Citizen Brain: “Age Without Ageism”

Citizen Brain: “Age Without Ageism”


(energetic jazzy music) – What if I told you there’s a simple way you could add seven-and-a-half
years to your life? A procedure that doesn’t cost a thing, and doesn’t involve doing
anything difficult or unpleasant? Well, I’m happy to
report that this miracle treatment exists, and you can
start doing it right away, even before you’ve finished
watching this video. It’s backed by science, it’s totally safe, and it’s all in your mind. (harp strums) Here’s the secret. Are you ready? You need to think positively about aging. Really, that’s it. Think good thoughts about getting old! Yale Professor Becca Levy
has shown that people with a positive attitude
towards aging live, on average, seven-and-a-half years longer than those with a negative attitude. And they often feel younger as well. – In our study, in the Irish
Longitudinal Study on Aging, where we looked at aging
perceptions and coupled those measures with objective brain
health and physical measures, we found that many people
had a positive attitude. They considered themselves younger than their chronological age. Maybe somebody of 60, 65 would say, “But I feel 40!” – So what’s stopping us from
feeling good about aging? Ageism! And right here, I want
to make a distinction about aging versus ageism. Aging is normal, it’s a fact of nature! All of us are aging, all the time. Are you aging? Great, that means you’re alive! On the other hand, there’s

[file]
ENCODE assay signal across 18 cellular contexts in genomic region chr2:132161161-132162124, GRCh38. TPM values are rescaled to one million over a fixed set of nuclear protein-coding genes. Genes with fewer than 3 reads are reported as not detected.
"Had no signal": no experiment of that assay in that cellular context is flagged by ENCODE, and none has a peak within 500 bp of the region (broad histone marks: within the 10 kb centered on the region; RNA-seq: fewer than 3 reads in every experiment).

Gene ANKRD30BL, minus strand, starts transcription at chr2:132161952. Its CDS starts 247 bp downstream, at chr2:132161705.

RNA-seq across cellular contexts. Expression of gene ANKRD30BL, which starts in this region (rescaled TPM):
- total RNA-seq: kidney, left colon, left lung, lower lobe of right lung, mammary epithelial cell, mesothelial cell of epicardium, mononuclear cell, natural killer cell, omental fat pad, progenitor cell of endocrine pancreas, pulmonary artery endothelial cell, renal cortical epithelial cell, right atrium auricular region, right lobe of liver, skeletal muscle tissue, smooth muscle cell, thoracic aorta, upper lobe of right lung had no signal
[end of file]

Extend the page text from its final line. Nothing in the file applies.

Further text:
nothing natural about ageism. Ageism, when you
discriminate against people just because of how old they are, that’s a kind of social sickness. We shouldn’t try to fight
aging, and we can’t anyhow! We can, and should, fight ageism. (energetic piano music) When does ageism begin
seeping into our psyches? It starts early. From the time we’re little kids, we’re bombarded by the message
that old age is just awful. Old people are depicted as
fools, creeps, monsters! Who’d want to end up like that? Yecch! This horror continues
as we age, when we do everything we can to try
to keep looking young. Except that, when we
actually get to old age, it’s usually a lot nicer than we expected! Studies show that people at
either end of the age spectrum tend to be happier than
those in the middle. Behold the U-Curve of Happiness! Another benefit of old age
is that we tend to get wiser. – One of the things that’s
beautiful about wisdom is you’re able to know what’s
important and what’s not. You’re able to see what’s
valuable, what’s central, what gets you where you need
to be, and what is peripheral. Younger people have a much harder time. All of us in our world, it’s so busy. We’ve got so many distractions. Everyone’s telling us that
everything’s important at once. If you want to cut through that
and get to the real meaning, ask somebody older. – [Josh] In our brain, wisdom builds up in the Semantic Appraisal Network, which you could call the Wisdom Network. – It’s connecting an area of the brain, that’s the anterior temporal lobes, that seems to help us access knowledge. There’s another part of the network, some areas in what we call
the orbitofrontal cortex, which is sort of right behind our eyes and up above a little bit. That area’s involved